I’m not much of a risk taker. Much to the dismay of my sister-in-law I’m the most boring & sensible person to play poker with and I managed to only spend £10 in  Monte Carlo’s casino when I visited – and most of that went on my vodka martini (shaken not stirred)!  Admittedly I have travelled alone a couple of times, broken my foot in a somersault flip when I slipped on some plastic, been gliding once and sang on a stage in French when I was 17 (aargh) but none of that was particularly extreme.  So I was quite excited when I read that the local college was offering a one day glass fusing workshop and I decided to make it my teatime challenge. I thought there would be heat and danger and I could live a little crazily and artily for the day.

Ok, so I was a little bit misguided!  I quickly realised this as I sat with the other equally ‘non-risk taking looking’ participants having a coffee (from a vending machine!) We would spend the day learning about compatibility and cutting up glass but wouldn’t even get near the hot kiln, I let the disappointment sink in as I waited for my smouldering “drink” to cool down. Then the teacher came to take us to the workshop room, she was very friendly with a great Scottish accent and I began to feel more positive. We sat around a large table where she gave us a talk about the different types of glass and showed us some samples of artwork. After a quick overview on how to cut glass, we were allowed to put on hideous goggles and have a go.

We started by cutting basic clear glass into the backing for our pendants. It was very tough and took a lot of scoring until it broke in half. After a while hacking away I finally had a couple of rough edged rectangles. Next came the fun bit of decorating the glass and making pendants. The teacher produced boxes of brightly coloured pieces of glass, glass rods, dichroic glass, glass chips, different wires and beads.  We could cut the coloured and dichroic glass into pieces and snap the rods to various lengths then everything would be glued into place on the backing glass ready for firing.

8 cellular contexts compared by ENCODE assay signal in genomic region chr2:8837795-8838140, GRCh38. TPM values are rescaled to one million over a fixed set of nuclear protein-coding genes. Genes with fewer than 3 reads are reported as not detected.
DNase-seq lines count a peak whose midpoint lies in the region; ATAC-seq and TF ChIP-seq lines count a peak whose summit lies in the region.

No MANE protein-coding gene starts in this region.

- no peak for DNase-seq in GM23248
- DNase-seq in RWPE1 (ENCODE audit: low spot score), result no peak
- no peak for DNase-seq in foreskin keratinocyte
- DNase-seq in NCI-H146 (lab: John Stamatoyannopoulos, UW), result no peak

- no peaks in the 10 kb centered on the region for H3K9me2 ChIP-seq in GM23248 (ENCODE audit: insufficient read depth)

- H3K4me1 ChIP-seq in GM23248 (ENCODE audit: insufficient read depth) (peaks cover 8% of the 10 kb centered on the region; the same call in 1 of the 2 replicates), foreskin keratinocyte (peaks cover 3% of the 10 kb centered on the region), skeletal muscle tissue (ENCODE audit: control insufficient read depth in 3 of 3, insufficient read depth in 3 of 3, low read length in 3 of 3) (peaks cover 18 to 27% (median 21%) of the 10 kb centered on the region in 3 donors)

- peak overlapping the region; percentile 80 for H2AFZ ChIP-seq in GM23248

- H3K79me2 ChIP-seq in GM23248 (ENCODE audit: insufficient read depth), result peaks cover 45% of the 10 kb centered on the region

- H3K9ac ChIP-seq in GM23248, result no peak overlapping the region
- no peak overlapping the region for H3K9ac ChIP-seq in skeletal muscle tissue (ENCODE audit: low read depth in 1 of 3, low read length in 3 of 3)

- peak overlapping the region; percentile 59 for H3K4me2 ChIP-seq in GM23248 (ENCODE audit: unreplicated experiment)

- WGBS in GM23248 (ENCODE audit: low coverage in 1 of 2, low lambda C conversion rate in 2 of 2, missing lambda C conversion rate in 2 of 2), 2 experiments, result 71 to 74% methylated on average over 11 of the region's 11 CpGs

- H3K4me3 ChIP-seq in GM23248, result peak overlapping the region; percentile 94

I thought that I would have a go at black patterned dichroic glass but it turned out to be a lot harder to cut than it looked. After a while I got a bit frustrated with it and decided to just heavyhandedly snap it. Within two seconds a tiny ribbon of blood was streaming down my palm and I decided that I needed a plaster.  Once I had been checked for glass splinters and been suitably plastered I was allowed to return to my pendant making. I continued on to make a variety of different pendants with dichroic glass and then set to cutting up the glass rods and arranging them in bright modern patterns. During that time I managed to acquire two more plasters but I was too engrossed in my creativity to notice the pain!

After lunch we made wall plaques out of the copper wire, rods and glass beads. I wrapped copper wire round light and medium blue rods and placed them onto a smoky brown glass to create a plaque in blues and browns to match the colour scheme in my bedroom. Next I cut out squares of orange and black and sprinkled them  with tiny red-orange glass chips to fit in with our lounge colourscheme. I was particularly proud of the lounge plaque as it looked like somethng that hotel chocolat would have on sale to eat.